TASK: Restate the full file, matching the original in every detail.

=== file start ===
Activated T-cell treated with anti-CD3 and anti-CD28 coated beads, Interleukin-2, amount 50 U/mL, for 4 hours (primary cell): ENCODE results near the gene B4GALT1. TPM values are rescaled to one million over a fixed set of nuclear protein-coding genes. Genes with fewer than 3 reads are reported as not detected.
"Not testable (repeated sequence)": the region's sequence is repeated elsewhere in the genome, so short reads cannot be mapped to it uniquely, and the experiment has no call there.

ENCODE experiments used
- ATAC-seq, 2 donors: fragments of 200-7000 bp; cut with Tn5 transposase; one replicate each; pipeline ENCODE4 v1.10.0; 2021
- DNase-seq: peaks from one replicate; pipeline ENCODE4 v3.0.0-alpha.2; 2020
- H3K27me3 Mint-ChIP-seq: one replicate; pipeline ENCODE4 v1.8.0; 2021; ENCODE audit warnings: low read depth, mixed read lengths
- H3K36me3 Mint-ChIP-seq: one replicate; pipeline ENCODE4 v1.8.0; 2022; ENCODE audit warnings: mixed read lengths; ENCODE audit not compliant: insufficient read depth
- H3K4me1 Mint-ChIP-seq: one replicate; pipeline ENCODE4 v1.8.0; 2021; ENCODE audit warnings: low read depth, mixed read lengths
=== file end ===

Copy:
Activated T-cell treated with anti-CD3 and anti-CD28 coated beads, Interleukin-2, amount 50 U/mL, for 4 hours (primary cell): ENCODE results near the gene B4GALT1. TPM values are rescaled to one million over a fixed set of nuclear protein-coding genes. Genes with fewer than 3 reads are reported as not detected.
"Not testable (repeated sequence)": the region's sequence is repeated elsewhere in the genome, so short reads cannot be mapped to it uniquely, and the experiment has no call there.

ENCODE experiments used
- ATAC-seq, 2 donors: fragments of 200-7000 bp; cut with Tn5 transposase; one replicate each; pipeline ENCODE4 v1.10.0; 2021
- DNase-seq: peaks from one replicate; pipeline ENCODE4 v3.0.0-alpha.2; 2020
- H3K27me3 Mint-ChIP-seq: one replicate; pipeline ENCODE4 v1.8.0; 2021; ENCODE audit warnings: low read depth, mixed read lengths
- H3K36me3 Mint-ChIP-seq: one replicate; pipeline ENCODE4 v1.8.0; 2022; ENCODE audit warnings: mixed read lengths; ENCODE audit not compliant: insufficient read depth
- H3K4me1 Mint-ChIP-seq: one replicate; pipeline ENCODE4 v1.8.0; 2021; ENCODE audit warnings: low read depth, mixed read lengths